I've always been a writer. I was that annoying kid in English and Social Studies that got an A on every paper and made it look easy (this was balanced by being pretty bad at science). From developing technical training courses in the Air Force to a long- and still active- freelance writing career in both print and online media, I have published hundreds of product reviews, industry analysis pieces, how-to articles, and more. I've both edited and contributed to technical books including the Certified Wireless Analysis Professional 402 Official Study Guide.
I was also the Amateur Radio columnist for the Syracuse NY Post-Standard for a several-year stretch, and a longtime writer for the now defunct Cabling Business Magazine (both were wonderful gigs). These days, my focus is on Wi-Fi and wireless technologies, but I still cover a lot of other technical ground. I make it my business to boil off marketing hype, and call both the good and the bad as I see them.
When not writing professionally, I stay busy with my own well-read blog (and occasional podcast) at wirednot.wordpress.com. I believe in "gonzo blogging"- writing from first-hand experience in real-world situations, trying to capture the good, the bad, the ugly, and the true impact of the topic. Also check out my daily #WIFIQ on Twitter, and join the discussion!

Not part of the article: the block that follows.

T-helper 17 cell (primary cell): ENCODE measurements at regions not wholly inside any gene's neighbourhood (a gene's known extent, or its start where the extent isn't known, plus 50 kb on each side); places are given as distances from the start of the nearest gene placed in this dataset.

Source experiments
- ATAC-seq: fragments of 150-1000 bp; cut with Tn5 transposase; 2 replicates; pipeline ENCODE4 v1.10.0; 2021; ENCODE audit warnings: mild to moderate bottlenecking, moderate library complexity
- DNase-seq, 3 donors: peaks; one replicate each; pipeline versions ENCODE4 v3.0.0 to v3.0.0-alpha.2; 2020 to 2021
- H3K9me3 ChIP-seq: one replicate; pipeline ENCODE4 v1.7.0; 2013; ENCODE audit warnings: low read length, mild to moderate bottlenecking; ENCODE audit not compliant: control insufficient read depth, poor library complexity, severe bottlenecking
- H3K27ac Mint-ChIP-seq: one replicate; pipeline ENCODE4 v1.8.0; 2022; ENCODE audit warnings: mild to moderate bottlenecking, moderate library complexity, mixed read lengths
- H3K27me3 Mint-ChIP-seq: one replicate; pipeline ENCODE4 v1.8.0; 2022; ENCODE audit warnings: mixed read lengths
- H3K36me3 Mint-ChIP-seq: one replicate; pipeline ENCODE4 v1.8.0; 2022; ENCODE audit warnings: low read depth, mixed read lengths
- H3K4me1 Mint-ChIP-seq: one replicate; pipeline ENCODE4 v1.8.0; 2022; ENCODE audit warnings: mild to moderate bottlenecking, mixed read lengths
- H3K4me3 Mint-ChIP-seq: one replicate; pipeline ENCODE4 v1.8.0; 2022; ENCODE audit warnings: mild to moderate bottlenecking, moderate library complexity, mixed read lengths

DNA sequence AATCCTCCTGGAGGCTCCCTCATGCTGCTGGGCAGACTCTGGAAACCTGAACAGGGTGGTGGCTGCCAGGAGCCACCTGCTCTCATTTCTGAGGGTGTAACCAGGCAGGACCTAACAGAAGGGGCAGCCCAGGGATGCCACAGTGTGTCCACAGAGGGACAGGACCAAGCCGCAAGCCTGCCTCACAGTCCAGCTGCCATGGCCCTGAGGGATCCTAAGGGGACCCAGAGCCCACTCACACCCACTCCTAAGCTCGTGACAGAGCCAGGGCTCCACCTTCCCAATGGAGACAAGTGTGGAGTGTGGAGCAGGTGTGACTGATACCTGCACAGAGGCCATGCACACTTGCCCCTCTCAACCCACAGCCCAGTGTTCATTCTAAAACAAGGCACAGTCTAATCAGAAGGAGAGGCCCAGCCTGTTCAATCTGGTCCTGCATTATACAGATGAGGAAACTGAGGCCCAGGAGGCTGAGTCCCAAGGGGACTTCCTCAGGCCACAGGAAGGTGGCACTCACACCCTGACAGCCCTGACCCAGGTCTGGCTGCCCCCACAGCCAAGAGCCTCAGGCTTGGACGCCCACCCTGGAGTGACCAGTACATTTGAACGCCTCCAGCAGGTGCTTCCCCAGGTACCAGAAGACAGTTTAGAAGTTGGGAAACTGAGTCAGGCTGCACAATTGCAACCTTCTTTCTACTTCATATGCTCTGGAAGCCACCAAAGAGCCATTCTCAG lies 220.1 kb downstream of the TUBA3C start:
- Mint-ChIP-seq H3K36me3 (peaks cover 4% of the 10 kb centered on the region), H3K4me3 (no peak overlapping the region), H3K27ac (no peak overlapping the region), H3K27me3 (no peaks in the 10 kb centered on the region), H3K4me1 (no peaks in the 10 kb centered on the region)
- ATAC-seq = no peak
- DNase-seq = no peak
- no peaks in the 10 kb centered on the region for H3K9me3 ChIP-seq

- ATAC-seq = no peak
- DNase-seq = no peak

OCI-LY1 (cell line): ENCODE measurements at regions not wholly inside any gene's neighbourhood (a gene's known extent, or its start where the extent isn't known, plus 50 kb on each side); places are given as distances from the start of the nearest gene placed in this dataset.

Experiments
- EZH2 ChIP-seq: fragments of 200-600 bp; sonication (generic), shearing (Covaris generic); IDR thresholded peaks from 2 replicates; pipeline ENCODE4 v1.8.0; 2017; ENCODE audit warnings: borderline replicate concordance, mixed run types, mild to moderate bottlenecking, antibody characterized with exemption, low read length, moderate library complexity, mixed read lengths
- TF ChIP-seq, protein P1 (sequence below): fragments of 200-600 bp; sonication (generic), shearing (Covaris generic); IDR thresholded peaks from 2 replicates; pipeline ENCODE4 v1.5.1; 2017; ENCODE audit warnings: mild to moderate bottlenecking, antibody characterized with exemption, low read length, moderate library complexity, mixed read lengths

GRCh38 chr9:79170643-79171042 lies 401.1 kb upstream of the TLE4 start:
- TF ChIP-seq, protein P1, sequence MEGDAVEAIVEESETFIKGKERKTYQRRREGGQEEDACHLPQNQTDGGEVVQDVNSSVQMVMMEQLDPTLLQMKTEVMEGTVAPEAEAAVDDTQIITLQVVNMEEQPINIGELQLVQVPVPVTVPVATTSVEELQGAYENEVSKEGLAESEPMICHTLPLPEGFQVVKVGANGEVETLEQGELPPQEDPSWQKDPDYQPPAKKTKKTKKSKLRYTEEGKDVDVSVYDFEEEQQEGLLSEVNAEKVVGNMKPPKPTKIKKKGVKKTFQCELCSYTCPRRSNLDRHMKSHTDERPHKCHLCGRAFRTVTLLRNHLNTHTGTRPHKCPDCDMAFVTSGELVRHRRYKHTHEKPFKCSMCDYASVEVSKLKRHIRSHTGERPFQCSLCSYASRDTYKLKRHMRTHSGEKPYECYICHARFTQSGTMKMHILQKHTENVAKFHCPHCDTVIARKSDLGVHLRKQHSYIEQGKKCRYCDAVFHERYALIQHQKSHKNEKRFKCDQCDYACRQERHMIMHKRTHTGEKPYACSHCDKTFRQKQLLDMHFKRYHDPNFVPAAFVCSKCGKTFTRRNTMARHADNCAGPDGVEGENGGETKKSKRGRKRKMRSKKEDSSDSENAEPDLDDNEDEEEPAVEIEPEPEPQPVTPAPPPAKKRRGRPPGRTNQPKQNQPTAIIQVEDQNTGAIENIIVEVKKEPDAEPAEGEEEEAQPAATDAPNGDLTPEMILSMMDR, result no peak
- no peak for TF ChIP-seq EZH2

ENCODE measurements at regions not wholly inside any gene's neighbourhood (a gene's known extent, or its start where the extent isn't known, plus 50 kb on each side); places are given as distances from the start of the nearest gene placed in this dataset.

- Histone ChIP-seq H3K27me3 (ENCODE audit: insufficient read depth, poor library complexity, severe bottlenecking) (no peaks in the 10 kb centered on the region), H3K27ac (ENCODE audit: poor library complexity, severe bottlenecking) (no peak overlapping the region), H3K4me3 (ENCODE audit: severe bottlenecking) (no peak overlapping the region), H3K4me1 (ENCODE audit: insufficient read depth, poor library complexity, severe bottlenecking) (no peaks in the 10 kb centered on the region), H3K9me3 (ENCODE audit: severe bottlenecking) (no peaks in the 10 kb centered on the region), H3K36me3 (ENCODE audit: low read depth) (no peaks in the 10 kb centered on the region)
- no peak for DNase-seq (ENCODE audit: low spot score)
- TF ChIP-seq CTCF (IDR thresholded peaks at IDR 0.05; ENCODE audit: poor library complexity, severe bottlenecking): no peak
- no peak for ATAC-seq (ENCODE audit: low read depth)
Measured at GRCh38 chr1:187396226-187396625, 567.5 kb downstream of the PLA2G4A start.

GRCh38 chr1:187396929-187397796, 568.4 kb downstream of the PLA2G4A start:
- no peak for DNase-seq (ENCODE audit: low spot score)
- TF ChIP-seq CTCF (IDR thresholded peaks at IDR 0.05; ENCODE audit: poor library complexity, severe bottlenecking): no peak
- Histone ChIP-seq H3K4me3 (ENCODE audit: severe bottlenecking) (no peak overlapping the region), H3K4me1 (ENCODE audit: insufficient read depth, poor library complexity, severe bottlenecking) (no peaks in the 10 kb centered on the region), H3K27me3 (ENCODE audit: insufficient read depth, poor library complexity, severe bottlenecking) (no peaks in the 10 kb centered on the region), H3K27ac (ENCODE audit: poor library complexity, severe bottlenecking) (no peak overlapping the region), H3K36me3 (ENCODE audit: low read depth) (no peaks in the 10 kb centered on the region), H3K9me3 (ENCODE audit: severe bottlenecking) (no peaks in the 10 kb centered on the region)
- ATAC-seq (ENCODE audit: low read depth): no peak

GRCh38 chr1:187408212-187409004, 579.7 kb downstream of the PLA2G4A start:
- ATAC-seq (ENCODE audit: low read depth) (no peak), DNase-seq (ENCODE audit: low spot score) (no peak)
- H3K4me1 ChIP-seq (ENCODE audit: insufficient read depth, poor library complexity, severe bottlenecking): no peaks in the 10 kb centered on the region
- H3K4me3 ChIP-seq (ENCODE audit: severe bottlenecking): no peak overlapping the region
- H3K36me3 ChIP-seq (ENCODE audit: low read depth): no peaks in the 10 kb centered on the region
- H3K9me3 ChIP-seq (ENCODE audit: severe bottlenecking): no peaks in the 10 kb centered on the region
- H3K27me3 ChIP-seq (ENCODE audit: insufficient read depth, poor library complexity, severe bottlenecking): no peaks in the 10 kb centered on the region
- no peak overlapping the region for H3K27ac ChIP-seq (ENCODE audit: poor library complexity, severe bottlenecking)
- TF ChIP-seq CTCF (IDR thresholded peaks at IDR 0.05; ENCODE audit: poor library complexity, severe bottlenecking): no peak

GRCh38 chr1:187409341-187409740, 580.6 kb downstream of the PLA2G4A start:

Got a topic that you'd like written about? Need a blogger or writer for a single article or a series? I also do position papers, product reviews, whitepapers, and text/coursework editing. I'm pretty flexible, and my long writing career speaks for itself. Contact me to see if my skills fit your need. (Please don't ask me to cover routine customer stories or the movings around of CIOs, CTOs, etc- that stuff is just not exciting to me or most readers, and I refuse to stroke tech execs' egos .)
I've been there. After a long and distinguished Air Force career, I found myself trying to tell civilian employers of my many skills gained in the military without drowning them in jargon and concepts they can't relate to. It's not easy to demilitarize your resume or interview skills, and I'm happy to assist with both.
In various roles since I separated from the military, I've interviewed and hired IT staff, police officers, DPW workers, and administrative personnel. I know what turns a search committee off when it comes to ex-military applicants, and offer very reasonable rates on working on your general or position-specific resume, and/or providing counseling via Skype on how not to bungle your interview while still giving your military experience the spotlight it deserves.
Contact me for more information.
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